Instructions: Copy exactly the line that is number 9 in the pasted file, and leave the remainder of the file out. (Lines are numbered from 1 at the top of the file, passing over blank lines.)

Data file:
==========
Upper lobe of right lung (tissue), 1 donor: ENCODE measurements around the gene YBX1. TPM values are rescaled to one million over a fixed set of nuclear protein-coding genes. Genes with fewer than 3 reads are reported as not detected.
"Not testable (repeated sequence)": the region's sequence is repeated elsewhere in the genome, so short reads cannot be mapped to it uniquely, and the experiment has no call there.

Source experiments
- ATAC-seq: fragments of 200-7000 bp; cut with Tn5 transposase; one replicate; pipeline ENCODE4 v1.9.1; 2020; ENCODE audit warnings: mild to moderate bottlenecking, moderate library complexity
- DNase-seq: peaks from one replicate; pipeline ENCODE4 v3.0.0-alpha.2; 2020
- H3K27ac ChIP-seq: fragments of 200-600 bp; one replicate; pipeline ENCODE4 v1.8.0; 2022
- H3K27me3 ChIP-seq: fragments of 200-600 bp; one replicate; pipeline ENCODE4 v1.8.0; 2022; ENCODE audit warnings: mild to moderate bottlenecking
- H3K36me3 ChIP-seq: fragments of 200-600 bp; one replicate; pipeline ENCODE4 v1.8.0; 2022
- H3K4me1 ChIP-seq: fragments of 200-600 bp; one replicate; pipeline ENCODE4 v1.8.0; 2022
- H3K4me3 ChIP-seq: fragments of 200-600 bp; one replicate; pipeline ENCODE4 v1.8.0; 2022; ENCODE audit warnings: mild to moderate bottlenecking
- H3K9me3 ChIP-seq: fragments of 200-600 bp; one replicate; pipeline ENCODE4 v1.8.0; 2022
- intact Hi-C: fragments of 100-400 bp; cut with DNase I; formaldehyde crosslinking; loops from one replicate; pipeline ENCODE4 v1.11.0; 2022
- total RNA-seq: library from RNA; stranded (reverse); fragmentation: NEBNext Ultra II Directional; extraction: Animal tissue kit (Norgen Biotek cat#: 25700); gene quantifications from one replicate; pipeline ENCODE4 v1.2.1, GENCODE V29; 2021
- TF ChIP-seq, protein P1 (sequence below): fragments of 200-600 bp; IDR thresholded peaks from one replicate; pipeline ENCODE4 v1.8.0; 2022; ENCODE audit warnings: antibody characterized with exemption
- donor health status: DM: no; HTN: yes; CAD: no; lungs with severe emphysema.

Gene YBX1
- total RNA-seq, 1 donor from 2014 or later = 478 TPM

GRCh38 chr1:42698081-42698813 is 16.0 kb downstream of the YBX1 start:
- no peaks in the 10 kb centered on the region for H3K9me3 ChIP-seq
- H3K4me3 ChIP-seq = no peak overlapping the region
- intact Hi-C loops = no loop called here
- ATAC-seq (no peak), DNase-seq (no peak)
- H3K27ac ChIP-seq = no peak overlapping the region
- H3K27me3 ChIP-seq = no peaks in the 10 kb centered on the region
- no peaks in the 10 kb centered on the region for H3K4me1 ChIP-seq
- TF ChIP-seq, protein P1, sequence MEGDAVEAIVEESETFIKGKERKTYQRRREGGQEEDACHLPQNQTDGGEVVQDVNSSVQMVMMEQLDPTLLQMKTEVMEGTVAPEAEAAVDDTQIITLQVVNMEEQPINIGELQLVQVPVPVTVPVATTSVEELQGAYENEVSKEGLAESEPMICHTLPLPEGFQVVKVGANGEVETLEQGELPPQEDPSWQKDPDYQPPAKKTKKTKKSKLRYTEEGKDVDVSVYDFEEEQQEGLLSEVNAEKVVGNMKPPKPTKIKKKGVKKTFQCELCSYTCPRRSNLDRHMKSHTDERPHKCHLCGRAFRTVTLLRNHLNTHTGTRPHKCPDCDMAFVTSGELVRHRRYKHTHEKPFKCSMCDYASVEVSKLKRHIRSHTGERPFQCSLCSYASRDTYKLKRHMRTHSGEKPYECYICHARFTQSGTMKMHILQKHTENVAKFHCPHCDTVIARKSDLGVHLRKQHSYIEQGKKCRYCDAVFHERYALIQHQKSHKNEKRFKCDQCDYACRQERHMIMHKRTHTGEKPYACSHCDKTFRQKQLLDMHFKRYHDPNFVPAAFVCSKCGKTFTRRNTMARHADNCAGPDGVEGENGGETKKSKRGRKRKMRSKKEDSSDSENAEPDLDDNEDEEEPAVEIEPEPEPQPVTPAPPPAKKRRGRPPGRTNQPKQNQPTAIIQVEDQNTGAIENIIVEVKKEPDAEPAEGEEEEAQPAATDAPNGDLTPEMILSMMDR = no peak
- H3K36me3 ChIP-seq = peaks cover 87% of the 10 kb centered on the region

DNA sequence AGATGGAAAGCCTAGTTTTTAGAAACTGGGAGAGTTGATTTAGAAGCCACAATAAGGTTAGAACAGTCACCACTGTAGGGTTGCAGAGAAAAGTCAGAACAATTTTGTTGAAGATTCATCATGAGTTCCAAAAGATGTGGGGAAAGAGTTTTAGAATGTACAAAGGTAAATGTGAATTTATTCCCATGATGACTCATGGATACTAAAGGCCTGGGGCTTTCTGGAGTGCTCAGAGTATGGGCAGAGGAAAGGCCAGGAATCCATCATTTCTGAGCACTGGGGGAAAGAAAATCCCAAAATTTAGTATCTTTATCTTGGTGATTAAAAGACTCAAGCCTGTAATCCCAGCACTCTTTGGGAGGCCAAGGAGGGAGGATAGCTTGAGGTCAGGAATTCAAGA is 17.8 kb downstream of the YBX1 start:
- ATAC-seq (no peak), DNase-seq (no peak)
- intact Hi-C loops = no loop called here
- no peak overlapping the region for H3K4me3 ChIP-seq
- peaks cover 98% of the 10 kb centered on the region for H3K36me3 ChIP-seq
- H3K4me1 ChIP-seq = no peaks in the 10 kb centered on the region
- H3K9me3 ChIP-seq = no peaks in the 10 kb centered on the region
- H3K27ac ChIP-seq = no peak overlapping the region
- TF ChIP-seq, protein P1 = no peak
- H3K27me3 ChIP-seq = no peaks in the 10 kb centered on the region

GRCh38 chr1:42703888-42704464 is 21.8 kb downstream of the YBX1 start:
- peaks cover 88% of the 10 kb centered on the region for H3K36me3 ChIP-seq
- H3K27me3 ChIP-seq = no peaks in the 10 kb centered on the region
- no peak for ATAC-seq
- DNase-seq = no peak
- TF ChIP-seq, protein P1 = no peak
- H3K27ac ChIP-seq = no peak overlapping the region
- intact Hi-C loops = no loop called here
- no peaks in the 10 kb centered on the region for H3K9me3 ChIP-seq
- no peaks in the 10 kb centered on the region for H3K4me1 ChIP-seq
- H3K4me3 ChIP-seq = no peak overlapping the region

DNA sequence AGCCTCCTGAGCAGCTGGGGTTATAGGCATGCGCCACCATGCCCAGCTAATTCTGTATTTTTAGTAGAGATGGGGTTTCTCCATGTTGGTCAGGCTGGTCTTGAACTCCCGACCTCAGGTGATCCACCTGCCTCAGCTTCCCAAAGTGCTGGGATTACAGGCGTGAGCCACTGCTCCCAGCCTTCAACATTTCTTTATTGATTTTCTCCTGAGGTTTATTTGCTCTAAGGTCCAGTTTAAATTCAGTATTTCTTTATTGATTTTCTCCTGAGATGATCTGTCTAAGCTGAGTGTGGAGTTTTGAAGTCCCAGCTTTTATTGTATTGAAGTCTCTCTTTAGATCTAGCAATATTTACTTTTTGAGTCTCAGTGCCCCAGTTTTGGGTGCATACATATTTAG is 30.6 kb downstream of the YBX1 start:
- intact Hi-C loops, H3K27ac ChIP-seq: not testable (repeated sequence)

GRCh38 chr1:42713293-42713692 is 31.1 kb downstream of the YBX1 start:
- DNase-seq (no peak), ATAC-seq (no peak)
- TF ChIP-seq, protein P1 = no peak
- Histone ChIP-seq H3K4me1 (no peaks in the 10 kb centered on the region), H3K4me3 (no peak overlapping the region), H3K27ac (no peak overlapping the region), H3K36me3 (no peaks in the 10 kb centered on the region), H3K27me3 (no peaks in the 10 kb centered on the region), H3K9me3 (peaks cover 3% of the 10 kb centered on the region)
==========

- H3K4me1 ChIP-seq: fragments of 200-600 bp; one replicate; pipeline ENCODE4 v1.8.0; 2022